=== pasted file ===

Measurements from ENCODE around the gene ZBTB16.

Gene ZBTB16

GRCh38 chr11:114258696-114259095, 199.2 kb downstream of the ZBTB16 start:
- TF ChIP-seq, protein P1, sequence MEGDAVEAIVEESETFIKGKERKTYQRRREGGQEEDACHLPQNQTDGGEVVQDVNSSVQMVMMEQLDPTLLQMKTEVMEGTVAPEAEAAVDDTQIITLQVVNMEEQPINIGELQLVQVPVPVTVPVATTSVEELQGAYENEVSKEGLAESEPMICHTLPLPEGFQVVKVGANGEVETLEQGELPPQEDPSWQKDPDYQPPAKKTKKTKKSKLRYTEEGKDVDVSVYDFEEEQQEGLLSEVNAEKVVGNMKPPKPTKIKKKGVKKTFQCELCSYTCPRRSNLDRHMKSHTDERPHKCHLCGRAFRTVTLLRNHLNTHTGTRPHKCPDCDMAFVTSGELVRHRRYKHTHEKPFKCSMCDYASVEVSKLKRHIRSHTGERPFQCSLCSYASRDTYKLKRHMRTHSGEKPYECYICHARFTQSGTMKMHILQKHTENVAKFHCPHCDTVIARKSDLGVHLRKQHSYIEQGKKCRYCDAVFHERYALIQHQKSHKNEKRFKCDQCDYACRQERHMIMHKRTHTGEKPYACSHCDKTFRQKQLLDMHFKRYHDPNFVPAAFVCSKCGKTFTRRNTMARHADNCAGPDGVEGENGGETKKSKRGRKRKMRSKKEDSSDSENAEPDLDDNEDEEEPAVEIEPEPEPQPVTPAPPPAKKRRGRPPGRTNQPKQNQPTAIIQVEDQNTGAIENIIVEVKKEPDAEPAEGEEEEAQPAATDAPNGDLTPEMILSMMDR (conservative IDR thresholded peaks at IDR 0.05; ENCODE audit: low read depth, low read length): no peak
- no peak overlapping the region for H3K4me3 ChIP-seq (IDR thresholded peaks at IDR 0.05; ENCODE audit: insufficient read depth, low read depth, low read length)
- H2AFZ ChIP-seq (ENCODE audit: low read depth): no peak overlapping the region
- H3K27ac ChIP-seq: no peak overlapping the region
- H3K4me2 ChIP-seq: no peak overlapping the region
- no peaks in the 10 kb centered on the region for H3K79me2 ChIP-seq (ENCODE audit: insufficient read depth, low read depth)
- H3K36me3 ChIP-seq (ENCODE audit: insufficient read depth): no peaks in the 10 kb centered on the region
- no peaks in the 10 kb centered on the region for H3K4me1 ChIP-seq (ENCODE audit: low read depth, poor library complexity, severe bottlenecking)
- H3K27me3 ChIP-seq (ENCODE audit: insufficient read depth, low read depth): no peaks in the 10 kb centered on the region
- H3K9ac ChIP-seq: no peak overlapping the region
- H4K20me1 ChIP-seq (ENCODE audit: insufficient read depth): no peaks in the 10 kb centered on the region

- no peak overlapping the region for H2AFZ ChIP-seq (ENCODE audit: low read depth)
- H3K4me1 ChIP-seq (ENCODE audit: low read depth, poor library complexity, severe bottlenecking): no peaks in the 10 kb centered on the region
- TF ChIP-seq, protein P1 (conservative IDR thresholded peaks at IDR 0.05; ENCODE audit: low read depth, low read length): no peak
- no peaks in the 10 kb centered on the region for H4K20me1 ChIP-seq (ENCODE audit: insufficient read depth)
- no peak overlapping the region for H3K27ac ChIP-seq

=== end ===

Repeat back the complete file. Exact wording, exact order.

Measurements from ENCODE around the gene ZBTB16.

Gene ZBTB16

GRCh38 chr11:114258696-114259095, 199.2 kb downstream of the ZBTB16 start:
- TF ChIP-seq, protein P1, sequence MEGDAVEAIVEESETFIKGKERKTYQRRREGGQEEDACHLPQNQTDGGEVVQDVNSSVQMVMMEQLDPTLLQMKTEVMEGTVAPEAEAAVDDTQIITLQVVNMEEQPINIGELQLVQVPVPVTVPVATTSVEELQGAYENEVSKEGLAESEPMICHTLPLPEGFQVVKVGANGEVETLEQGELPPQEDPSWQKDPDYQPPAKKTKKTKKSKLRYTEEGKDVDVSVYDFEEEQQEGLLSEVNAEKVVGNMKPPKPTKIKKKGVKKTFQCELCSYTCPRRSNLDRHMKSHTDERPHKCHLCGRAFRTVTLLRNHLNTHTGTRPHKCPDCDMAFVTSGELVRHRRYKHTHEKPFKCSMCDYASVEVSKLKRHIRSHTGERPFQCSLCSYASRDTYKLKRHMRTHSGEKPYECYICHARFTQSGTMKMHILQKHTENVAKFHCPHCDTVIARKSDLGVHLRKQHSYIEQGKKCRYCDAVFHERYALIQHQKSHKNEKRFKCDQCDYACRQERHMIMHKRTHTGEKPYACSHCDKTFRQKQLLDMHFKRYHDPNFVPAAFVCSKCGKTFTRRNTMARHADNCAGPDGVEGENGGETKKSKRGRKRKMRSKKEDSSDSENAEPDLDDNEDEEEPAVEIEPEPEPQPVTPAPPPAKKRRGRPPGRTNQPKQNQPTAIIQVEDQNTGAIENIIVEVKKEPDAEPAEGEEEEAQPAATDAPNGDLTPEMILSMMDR (conservative IDR thresholded peaks at IDR 0.05; ENCODE audit: low read depth, low read length): no peak
- no peak overlapping the region for H3K4me3 ChIP-seq (IDR thresholded peaks at IDR 0.05; ENCODE audit: insufficient read depth, low read depth, low read length)
- H2AFZ ChIP-seq (ENCODE audit: low read depth): no peak overlapping the region
- H3K27ac ChIP-seq: no peak overlapping the region
- H3K4me2 ChIP-seq: no peak overlapping the region
- no peaks in the 10 kb centered on the region for H3K79me2 ChIP-seq (ENCODE audit: insufficient read depth, low read depth)
- H3K36me3 ChIP-seq (ENCODE audit: insufficient read depth): no peaks in the 10 kb centered on the region
- no peaks in the 10 kb centered on the region for H3K4me1 ChIP-seq (ENCODE audit: low read depth, poor library complexity, severe bottlenecking)
- H3K27me3 ChIP-seq (ENCODE audit: insufficient read depth, low read depth): no peaks in the 10 kb centered on the region
- H3K9ac ChIP-seq: no peak overlapping the region
- H4K20me1 ChIP-seq (ENCODE audit: insufficient read depth): no peaks in the 10 kb centered on the region

- no peak overlapping the region for H2AFZ ChIP-seq (ENCODE audit: low read depth)
- H3K4me1 ChIP-seq (ENCODE audit: low read depth, poor library complexity, severe bottlenecking): no peaks in the 10 kb centered on the region
- TF ChIP-seq, protein P1 (conservative IDR thresholded peaks at IDR 0.05; ENCODE audit: low read depth, low read length): no peak
- no peaks in the 10 kb centered on the region for H4K20me1 ChIP-seq (ENCODE audit: insufficient read depth)
- no peak overlapping the region for H3K27ac ChIP-seq